WILD PIGMENT PROJECT

FAQ

Dried iron ore pigments gathered near the Umpqua River in Oregon.

Dried iron ore pigments gathered near the Umpqua River in Oregon.

FREQUENTLY ASKED QUESTIONS

What does Wild Pigment Project offer?

Wild Pigment Project provides a compilation of resources, including books and useful links, for artists and pigment enthusiasts who wish to learn to ethically forage, prepare, and work with plant and mineral pigments themselves. Our calendar lists events, classes and workshops currently available in the U.S. and Canada, and our directory of artists, researchers and educators who teach pigment-related courses makes it easy to locate local sources of pigment education. 

What are wild pigments?

Wild pigments are color-making materials present in a variety of plants and minerals, and can be made into paints, inks and dyes. Wild pigments can be found in diverse environments all over the planet. Fields, forests, and urban landscapes are rich with trees and herbs that contain lush rainbows of color, like the rich browns of black walnut husks and the luminous yellows and greens of fennel. The earth itself is composed primarily of iron ore, a mineral that transforms through geological processes into many different hues: reds, oranges and yellows, but also, greens, pinks, purples and even blues. Anywhere where mineral earths, stones and clays are exposed, such as stream beds or riverbanks, cliff sides, pathways and road cuts, mineral color can be found.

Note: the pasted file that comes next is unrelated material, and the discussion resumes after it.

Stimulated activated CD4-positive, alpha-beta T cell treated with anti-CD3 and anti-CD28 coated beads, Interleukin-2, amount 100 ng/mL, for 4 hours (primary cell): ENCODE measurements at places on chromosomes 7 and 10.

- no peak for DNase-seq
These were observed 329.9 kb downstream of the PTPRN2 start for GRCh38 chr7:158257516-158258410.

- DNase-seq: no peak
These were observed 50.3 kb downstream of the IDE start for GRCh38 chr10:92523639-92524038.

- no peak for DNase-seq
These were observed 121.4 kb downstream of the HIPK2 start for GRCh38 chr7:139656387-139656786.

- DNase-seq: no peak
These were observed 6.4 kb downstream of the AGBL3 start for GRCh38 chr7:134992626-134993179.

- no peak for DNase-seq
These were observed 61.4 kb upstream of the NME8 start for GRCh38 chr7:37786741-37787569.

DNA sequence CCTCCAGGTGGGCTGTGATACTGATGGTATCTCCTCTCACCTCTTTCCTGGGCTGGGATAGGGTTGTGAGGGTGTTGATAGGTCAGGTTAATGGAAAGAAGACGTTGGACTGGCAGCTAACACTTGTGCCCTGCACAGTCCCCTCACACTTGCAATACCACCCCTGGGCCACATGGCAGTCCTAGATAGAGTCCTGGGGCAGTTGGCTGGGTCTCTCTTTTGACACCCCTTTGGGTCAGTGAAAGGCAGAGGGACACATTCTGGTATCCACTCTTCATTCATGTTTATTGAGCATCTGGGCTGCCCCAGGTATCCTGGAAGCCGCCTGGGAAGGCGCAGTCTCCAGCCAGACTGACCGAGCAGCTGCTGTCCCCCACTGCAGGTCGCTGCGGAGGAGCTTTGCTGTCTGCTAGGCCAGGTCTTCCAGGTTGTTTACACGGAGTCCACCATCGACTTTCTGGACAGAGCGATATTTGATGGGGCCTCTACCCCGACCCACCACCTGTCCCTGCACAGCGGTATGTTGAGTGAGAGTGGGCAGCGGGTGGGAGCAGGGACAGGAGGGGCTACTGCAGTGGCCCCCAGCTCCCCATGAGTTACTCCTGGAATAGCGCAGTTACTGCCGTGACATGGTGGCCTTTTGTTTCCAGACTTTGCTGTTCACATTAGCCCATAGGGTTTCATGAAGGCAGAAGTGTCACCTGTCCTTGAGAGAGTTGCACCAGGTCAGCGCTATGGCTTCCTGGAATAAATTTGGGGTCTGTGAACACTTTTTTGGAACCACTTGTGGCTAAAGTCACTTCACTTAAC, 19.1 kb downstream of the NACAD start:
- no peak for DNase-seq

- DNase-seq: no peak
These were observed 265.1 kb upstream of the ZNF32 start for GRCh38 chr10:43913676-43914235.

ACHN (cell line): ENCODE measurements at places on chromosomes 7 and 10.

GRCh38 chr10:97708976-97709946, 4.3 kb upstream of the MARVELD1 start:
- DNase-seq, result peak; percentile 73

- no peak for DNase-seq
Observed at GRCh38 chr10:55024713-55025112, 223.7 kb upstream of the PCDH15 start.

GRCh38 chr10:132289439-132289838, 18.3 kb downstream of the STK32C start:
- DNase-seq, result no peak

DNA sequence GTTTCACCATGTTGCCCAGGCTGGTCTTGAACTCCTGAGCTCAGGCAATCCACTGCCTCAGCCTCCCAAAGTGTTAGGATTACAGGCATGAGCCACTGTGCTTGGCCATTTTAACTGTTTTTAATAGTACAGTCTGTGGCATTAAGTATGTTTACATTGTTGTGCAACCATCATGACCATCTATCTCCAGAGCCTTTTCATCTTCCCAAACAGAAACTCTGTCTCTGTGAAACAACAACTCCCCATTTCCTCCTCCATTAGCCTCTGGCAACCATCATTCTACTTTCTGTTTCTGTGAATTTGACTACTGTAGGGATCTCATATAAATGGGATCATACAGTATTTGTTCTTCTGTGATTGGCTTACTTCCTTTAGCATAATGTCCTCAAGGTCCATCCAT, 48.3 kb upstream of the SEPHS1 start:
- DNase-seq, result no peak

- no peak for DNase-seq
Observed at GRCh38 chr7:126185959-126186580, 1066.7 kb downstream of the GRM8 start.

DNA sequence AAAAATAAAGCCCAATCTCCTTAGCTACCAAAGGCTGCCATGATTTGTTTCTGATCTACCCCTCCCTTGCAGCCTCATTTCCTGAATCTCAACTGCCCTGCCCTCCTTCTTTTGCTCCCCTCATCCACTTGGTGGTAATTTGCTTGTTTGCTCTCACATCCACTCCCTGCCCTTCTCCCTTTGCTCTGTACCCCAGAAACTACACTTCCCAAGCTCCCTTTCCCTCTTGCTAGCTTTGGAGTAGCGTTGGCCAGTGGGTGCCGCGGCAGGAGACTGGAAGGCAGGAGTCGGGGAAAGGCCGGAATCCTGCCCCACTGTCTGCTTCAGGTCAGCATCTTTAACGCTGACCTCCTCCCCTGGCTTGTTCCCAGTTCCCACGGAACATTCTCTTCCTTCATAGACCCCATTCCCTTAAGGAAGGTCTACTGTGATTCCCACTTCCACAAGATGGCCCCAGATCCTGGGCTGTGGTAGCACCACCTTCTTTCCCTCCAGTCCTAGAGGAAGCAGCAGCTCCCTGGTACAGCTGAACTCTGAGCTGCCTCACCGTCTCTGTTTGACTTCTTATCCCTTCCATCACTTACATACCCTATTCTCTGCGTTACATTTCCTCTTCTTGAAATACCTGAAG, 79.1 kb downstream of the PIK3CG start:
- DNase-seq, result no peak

Why work with wild pigments?

Wild pigments are a direct, tangible, and satisfying way to have a reciprocal relationship with a place. Working with a plant, collecting small quantities of minerals, or simply understanding the material origins of certain pigments can increase sensitivity to local ecology and encourage community involvement, not to mention reduce the use of toxic petroleum-based pigments. 

Are all wild pigments non-toxic and safe to use?

No. People with sensitivities to synthetic pigments may benefit from eliminating exposure to synthetic color altogether, and instead using wild pigments, many of which have no or low levels of toxicity. However, care should always be taken with wild pigments because some can be quite toxic. Anyone using wild pigments should research the chemical composition of what they use and wear lung protection and gloves when necessary.

Where can I buy plant and mineral pigments?

Small-batch pigments gathered with sensitivity to the land and local cultural contexts can be obtained from Wild Pigment Project or directly from artists and craftspeople listed in the directory. Wild Pigment Project supports individual, small-scale pigment-makers who hand-gather their materials. 

More questions?

We love to provide helpful answers when ever possible! Please write to us at info@wildpigmentproject.